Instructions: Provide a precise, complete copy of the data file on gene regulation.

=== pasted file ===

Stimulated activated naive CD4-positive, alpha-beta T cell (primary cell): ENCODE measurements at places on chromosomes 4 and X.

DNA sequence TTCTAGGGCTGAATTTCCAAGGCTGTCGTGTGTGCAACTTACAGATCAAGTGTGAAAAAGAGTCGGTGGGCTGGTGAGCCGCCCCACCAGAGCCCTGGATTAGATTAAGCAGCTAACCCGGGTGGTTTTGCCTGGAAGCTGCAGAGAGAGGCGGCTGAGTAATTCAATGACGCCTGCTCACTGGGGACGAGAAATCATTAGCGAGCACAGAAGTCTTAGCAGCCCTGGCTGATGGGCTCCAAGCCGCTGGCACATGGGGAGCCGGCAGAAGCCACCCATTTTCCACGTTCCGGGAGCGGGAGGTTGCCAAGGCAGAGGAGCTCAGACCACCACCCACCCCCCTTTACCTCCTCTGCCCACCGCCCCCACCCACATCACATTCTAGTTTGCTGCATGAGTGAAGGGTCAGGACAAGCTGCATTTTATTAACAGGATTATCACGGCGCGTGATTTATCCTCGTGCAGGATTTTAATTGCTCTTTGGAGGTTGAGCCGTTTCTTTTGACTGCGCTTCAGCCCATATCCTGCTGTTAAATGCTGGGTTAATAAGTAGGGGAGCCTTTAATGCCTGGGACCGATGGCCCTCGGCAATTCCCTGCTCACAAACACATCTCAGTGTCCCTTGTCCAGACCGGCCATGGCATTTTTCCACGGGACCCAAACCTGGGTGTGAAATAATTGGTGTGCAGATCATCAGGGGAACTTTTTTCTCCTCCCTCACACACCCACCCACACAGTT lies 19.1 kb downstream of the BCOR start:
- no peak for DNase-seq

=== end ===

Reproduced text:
Stimulated activated naive CD4-positive, alpha-beta T cell (primary cell): ENCODE measurements at places on chromosomes 4 and X.

DNA sequence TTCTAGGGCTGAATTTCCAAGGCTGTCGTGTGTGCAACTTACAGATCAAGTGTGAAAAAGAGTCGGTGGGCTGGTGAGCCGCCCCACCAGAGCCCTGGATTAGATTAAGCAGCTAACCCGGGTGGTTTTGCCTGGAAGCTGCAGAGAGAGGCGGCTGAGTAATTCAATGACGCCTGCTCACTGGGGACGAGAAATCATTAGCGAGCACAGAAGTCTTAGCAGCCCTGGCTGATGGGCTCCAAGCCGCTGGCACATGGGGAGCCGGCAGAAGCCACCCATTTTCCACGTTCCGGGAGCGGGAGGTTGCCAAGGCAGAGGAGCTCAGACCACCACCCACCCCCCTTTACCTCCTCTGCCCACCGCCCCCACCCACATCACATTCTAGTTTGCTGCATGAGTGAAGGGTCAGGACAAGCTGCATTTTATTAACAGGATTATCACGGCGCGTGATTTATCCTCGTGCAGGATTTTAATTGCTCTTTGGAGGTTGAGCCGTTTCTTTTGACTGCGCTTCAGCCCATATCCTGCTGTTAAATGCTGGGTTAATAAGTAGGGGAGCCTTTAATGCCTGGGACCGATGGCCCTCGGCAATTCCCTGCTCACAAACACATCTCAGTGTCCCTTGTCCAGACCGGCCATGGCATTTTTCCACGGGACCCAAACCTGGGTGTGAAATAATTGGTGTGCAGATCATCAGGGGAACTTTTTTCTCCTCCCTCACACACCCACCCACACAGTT lies 19.1 kb downstream of the BCOR start:
- no peak for DNase-seq